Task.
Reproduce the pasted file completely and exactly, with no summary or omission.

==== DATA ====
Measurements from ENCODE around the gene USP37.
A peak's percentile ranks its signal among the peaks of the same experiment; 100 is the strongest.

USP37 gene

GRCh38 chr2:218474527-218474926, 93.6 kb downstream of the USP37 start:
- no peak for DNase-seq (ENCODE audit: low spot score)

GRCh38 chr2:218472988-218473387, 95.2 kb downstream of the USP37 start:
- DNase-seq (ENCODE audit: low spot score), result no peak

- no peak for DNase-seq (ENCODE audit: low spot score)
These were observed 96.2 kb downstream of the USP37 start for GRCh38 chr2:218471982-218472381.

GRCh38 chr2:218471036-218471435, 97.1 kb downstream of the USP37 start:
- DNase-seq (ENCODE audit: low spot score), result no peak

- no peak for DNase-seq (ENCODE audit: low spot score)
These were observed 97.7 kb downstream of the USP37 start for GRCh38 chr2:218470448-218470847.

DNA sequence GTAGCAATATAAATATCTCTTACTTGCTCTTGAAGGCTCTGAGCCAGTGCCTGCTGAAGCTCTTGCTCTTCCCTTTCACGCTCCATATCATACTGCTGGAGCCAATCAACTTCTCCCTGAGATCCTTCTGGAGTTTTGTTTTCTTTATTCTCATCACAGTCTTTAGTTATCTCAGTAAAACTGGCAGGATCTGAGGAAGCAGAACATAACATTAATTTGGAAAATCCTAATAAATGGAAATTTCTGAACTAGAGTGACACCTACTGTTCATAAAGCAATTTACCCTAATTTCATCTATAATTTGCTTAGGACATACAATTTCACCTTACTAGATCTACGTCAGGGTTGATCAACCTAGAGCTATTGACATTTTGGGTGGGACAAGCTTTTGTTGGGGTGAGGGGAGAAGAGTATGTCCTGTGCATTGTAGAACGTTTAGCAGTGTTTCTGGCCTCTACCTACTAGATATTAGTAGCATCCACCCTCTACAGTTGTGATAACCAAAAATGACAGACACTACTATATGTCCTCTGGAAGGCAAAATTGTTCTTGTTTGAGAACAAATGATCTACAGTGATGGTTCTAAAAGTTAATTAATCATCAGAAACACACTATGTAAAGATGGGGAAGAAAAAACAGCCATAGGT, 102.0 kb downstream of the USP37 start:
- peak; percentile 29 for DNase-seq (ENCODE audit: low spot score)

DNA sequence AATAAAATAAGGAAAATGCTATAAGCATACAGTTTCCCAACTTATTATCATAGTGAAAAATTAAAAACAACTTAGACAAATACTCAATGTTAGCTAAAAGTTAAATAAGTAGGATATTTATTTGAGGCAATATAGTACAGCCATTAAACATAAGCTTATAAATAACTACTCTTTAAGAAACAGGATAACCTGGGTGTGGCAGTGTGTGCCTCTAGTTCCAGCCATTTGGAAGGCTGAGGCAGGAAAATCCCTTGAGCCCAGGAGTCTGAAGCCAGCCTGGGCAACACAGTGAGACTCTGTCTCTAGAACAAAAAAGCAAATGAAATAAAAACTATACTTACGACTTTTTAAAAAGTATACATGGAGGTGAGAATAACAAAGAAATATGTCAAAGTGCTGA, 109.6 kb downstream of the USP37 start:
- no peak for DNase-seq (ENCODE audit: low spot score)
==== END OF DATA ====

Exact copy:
Measurements from ENCODE around the gene USP37.
A peak's percentile ranks its signal among the peaks of the same experiment; 100 is the strongest.

USP37 gene

GRCh38 chr2:218474527-218474926, 93.6 kb downstream of the USP37 start:
- no peak for DNase-seq (ENCODE audit: low spot score)

GRCh38 chr2:218472988-218473387, 95.2 kb downstream of the USP37 start:
- DNase-seq (ENCODE audit: low spot score), result no peak

- no peak for DNase-seq (ENCODE audit: low spot score)
These were observed 96.2 kb downstream of the USP37 start for GRCh38 chr2:218471982-218472381.

GRCh38 chr2:218471036-218471435, 97.1 kb downstream of the USP37 start:
- DNase-seq (ENCODE audit: low spot score), result no peak

- no peak for DNase-seq (ENCODE audit: low spot score)
These were observed 97.7 kb downstream of the USP37 start for GRCh38 chr2:218470448-218470847.

DNA sequence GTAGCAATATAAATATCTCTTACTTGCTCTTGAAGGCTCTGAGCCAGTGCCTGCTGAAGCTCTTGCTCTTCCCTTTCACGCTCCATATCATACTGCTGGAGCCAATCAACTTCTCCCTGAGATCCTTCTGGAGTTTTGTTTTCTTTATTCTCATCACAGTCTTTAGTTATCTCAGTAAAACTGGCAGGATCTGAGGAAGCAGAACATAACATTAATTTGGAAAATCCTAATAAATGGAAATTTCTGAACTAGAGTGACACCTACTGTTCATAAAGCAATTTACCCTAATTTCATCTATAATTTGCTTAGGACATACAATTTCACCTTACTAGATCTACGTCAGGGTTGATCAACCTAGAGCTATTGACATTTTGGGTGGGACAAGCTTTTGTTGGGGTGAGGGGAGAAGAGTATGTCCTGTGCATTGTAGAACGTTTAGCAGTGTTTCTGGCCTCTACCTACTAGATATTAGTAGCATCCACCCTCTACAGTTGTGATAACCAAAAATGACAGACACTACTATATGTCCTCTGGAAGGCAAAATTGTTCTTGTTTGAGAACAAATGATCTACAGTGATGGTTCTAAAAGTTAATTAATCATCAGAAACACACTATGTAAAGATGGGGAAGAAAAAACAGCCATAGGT, 102.0 kb downstream of the USP37 start:
- peak; percentile 29 for DNase-seq (ENCODE audit: low spot score)

DNA sequence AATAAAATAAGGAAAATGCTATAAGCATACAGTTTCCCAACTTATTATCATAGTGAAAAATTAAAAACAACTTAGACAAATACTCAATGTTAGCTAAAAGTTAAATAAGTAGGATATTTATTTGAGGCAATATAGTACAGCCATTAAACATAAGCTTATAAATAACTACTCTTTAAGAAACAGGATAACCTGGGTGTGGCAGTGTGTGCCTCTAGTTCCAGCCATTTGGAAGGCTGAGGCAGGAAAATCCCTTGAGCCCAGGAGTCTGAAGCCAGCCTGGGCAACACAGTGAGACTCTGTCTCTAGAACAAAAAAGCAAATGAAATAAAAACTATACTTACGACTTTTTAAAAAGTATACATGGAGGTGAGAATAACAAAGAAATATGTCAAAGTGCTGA, 109.6 kb downstream of the USP37 start:
- no peak for DNase-seq (ENCODE audit: low spot score)